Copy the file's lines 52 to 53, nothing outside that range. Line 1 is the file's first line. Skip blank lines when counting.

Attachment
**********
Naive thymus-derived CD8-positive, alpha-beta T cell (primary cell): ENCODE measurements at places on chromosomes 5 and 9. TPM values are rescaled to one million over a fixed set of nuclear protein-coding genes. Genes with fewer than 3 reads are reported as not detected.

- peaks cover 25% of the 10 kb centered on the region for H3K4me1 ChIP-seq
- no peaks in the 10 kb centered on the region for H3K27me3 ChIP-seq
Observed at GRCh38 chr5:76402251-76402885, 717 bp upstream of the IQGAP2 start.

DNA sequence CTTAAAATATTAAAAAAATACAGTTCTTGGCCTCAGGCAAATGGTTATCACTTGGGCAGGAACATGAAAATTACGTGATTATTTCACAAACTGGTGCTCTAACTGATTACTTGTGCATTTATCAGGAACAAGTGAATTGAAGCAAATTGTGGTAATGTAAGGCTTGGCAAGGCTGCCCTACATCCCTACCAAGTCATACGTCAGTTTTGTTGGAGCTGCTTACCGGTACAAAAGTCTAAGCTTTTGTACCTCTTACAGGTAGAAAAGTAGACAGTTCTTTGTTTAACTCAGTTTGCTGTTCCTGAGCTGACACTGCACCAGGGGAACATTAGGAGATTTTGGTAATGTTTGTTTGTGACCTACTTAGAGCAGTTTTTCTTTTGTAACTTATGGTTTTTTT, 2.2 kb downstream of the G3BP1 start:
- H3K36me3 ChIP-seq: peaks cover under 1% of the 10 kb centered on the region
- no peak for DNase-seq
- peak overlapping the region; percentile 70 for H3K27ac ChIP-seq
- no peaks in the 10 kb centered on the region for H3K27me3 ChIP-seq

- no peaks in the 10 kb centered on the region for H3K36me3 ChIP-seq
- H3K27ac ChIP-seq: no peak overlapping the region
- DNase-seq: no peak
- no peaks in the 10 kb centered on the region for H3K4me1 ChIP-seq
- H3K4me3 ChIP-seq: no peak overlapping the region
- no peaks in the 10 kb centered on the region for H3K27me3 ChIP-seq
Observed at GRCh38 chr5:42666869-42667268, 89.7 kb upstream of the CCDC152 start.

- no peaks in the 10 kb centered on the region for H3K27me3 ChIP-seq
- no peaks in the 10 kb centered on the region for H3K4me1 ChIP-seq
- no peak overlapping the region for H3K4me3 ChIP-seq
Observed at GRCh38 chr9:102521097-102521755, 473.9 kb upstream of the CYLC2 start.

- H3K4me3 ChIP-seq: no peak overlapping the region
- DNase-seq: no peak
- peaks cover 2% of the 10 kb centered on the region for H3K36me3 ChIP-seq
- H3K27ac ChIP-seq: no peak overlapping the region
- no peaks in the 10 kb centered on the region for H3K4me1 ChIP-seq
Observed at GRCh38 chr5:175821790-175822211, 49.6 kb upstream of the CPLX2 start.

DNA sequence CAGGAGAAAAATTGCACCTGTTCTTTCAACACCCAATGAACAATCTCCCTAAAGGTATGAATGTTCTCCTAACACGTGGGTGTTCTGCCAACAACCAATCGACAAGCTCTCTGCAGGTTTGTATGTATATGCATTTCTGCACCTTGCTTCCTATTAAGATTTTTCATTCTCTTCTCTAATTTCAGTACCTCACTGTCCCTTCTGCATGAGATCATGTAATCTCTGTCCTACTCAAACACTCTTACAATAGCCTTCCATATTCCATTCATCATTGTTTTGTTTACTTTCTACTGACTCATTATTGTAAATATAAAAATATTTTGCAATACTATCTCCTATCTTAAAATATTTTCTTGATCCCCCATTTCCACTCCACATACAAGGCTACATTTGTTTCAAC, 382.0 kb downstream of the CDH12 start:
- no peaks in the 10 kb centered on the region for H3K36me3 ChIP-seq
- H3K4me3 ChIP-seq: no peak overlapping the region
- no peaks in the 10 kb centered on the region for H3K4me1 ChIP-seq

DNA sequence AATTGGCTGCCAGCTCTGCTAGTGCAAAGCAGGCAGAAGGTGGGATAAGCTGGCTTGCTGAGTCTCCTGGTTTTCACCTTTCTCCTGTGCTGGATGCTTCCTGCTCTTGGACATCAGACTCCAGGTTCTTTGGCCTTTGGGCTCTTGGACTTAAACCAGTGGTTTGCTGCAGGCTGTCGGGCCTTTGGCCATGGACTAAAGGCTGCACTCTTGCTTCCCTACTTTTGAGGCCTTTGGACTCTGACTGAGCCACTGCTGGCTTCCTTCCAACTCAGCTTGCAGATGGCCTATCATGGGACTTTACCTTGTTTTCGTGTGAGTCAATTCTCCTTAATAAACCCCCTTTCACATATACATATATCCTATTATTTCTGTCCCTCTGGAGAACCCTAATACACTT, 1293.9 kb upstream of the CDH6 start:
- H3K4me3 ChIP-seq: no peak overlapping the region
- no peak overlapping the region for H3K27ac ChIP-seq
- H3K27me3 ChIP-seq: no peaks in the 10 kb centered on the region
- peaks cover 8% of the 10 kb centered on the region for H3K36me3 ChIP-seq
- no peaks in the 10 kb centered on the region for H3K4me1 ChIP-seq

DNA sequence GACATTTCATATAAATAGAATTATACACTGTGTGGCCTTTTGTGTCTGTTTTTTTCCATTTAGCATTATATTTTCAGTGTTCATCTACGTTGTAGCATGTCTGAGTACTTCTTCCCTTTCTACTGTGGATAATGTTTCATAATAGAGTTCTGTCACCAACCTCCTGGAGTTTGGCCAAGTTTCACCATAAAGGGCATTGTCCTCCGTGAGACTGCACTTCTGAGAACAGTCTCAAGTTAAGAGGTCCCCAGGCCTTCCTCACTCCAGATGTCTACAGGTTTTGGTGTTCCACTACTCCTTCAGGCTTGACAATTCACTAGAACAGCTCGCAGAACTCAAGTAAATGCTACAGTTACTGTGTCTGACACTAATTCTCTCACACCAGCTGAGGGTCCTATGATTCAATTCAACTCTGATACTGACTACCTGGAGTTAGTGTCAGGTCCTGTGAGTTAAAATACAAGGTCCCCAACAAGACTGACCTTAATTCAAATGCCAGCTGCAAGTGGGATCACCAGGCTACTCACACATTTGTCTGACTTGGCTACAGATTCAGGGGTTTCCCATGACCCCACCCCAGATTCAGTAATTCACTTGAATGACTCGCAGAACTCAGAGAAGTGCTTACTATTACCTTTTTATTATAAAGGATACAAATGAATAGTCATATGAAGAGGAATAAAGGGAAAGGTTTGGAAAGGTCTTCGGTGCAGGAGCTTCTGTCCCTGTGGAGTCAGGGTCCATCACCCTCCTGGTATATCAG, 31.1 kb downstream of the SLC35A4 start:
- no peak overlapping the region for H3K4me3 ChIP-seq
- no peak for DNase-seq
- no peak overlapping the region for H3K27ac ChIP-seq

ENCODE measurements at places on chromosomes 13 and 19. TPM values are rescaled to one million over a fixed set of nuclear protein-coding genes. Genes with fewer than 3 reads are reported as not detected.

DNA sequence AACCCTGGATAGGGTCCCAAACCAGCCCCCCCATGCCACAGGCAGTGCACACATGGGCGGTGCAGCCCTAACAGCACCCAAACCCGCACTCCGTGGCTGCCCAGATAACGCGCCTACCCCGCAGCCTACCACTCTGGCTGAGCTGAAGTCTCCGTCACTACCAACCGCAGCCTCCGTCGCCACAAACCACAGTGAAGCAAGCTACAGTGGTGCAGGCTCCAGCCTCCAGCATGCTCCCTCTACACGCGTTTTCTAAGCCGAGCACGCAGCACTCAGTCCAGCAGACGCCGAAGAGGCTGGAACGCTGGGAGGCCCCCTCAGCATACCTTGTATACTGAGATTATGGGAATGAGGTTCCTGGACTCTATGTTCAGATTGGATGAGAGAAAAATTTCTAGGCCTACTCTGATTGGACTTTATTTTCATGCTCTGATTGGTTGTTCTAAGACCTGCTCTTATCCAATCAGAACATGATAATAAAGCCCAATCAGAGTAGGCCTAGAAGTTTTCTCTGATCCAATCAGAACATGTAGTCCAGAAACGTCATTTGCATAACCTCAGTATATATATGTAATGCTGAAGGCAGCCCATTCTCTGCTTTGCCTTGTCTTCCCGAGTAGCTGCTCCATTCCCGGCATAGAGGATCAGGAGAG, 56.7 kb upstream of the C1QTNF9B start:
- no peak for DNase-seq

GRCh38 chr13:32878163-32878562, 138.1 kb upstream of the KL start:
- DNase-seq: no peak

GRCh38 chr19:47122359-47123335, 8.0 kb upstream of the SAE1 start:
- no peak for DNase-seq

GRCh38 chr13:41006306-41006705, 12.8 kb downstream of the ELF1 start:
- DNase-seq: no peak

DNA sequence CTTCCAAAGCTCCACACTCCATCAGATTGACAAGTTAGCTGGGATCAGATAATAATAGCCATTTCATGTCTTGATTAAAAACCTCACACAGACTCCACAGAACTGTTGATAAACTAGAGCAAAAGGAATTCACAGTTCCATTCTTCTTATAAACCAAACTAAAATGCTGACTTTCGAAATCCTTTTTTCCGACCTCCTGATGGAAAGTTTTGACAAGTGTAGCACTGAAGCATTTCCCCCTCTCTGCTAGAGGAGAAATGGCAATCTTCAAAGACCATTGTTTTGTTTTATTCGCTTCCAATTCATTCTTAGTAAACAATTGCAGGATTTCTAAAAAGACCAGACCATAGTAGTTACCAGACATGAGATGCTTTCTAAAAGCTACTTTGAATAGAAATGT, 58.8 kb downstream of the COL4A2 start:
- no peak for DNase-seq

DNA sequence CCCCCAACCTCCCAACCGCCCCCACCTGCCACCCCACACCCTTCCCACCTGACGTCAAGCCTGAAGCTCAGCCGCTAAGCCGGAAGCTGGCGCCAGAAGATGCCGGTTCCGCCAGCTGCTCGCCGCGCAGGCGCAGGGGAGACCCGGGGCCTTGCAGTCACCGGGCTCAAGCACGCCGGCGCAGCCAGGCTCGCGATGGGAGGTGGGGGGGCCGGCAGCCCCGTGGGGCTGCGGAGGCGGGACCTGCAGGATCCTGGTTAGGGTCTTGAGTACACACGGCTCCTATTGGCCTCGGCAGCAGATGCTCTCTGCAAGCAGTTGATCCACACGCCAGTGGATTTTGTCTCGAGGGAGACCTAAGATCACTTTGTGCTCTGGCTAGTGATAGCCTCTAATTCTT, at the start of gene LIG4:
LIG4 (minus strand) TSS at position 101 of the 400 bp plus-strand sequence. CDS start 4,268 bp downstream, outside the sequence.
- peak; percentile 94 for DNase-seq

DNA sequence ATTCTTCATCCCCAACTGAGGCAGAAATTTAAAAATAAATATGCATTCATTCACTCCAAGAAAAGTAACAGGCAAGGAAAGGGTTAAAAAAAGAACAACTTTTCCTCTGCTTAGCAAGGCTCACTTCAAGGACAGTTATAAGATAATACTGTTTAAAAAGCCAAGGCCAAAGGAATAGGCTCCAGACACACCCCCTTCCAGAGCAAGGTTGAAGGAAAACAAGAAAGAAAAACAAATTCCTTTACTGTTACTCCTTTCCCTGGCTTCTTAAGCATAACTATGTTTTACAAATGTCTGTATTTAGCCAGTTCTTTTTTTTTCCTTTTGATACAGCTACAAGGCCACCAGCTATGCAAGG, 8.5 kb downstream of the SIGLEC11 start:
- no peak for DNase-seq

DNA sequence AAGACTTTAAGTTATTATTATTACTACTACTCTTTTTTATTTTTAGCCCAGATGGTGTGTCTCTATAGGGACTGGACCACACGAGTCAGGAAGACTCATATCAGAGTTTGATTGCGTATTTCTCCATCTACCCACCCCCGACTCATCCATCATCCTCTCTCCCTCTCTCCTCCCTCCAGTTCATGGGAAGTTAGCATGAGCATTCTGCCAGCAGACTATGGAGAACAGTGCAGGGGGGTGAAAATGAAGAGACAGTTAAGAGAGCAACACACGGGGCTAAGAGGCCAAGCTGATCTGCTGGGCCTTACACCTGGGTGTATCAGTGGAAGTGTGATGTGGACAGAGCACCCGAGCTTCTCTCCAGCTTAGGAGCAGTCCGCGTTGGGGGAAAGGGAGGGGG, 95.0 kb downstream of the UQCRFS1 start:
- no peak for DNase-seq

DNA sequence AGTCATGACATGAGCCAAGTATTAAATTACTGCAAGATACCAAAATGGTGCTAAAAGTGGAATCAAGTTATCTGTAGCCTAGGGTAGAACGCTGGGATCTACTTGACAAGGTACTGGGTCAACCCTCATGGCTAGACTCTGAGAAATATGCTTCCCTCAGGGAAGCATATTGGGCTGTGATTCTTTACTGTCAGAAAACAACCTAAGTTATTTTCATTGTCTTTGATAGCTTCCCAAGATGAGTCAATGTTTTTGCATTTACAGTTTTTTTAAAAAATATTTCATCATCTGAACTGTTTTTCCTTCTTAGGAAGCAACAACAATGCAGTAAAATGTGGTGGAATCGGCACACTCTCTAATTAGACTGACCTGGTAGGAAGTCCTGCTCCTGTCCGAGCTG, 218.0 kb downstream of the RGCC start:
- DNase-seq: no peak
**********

DNA sequence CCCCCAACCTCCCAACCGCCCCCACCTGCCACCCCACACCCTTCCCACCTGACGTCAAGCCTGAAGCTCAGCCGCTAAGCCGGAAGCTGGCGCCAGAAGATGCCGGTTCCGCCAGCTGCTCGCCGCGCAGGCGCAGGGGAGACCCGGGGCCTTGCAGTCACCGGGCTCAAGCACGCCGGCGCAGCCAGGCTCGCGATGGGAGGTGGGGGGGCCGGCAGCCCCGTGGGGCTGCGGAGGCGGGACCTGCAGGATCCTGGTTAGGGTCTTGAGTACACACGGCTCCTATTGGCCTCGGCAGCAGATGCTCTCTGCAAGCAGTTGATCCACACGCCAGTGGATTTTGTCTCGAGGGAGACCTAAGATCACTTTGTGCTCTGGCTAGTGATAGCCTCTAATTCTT, at the start of gene LIG4:
LIG4 (minus strand) TSS at position 101 of the 400 bp plus-strand sequence. CDS start 4,268 bp downstream, outside the sequence.